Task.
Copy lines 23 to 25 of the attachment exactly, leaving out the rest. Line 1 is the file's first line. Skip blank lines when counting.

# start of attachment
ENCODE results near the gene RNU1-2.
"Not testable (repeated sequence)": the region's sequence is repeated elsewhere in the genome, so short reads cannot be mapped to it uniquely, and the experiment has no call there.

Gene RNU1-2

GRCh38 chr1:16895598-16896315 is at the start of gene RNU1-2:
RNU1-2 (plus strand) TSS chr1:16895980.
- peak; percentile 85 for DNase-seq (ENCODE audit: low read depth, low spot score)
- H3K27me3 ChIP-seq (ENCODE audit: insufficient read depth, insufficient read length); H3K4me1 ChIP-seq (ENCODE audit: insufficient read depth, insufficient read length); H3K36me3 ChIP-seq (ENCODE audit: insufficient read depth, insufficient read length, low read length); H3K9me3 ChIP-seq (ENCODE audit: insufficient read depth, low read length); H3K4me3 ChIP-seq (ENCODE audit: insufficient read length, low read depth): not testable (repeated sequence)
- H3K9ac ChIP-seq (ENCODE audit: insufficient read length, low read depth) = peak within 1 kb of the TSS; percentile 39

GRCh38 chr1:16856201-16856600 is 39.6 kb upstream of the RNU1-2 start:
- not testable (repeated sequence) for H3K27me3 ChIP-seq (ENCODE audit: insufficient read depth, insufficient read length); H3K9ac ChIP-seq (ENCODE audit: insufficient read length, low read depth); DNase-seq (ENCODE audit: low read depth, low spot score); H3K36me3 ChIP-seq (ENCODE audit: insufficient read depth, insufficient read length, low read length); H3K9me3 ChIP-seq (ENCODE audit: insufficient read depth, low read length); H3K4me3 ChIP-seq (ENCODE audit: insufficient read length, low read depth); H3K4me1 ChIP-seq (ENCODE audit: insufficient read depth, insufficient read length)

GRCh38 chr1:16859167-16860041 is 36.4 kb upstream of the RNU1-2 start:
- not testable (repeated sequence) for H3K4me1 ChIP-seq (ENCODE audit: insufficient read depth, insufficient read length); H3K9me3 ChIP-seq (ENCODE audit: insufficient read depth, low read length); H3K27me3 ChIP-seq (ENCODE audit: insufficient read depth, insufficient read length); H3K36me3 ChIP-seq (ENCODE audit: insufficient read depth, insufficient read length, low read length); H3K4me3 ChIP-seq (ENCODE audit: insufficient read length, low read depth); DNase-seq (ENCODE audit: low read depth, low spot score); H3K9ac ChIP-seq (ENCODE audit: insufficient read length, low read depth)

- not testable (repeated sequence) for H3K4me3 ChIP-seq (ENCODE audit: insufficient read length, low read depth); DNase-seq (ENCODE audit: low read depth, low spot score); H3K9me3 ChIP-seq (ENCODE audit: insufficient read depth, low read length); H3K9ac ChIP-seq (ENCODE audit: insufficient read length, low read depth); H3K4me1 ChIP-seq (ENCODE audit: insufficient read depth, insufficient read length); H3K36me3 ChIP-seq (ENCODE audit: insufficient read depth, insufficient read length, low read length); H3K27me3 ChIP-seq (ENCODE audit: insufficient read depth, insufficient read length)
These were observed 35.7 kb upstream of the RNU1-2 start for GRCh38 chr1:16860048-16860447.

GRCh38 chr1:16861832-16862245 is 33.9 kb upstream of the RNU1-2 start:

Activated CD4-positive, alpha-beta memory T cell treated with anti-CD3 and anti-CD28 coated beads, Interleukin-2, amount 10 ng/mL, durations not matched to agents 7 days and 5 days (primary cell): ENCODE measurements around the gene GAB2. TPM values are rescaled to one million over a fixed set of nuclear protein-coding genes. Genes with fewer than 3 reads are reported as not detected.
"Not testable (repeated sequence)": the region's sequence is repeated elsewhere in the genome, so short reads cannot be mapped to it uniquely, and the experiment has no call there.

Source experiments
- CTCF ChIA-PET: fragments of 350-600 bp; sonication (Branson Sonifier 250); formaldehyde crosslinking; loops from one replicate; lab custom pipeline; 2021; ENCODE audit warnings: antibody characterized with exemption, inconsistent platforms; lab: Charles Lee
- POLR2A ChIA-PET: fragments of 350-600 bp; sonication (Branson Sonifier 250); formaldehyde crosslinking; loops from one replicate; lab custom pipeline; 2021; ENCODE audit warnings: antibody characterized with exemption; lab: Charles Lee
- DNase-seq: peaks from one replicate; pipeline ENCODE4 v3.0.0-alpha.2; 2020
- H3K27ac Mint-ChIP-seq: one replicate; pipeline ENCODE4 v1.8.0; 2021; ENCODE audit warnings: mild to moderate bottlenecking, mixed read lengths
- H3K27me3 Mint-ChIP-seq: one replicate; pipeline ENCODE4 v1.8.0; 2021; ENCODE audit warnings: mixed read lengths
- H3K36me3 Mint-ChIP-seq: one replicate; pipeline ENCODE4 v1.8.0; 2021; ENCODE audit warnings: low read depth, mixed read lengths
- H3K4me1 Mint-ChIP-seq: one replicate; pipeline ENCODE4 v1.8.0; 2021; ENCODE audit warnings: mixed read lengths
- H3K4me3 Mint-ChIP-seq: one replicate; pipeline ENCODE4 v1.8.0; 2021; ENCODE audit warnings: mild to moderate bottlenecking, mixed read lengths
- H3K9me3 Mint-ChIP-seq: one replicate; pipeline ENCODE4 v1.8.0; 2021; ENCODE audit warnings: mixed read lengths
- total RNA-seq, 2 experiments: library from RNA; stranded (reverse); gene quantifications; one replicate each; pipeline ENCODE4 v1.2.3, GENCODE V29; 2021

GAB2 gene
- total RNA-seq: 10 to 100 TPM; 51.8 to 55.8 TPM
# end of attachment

- H3K27me3 Mint-ChIP-seq: one replicate; pipeline ENCODE4 v1.8.0; 2021; ENCODE audit warnings: mixed read lengths
- H3K36me3 Mint-ChIP-seq: one replicate; pipeline ENCODE4 v1.8.0; 2021; ENCODE audit warnings: low read depth, mixed read lengths
- H3K4me1 Mint-ChIP-seq: one replicate; pipeline ENCODE4 v1.8.0; 2021; ENCODE audit warnings: mixed read lengths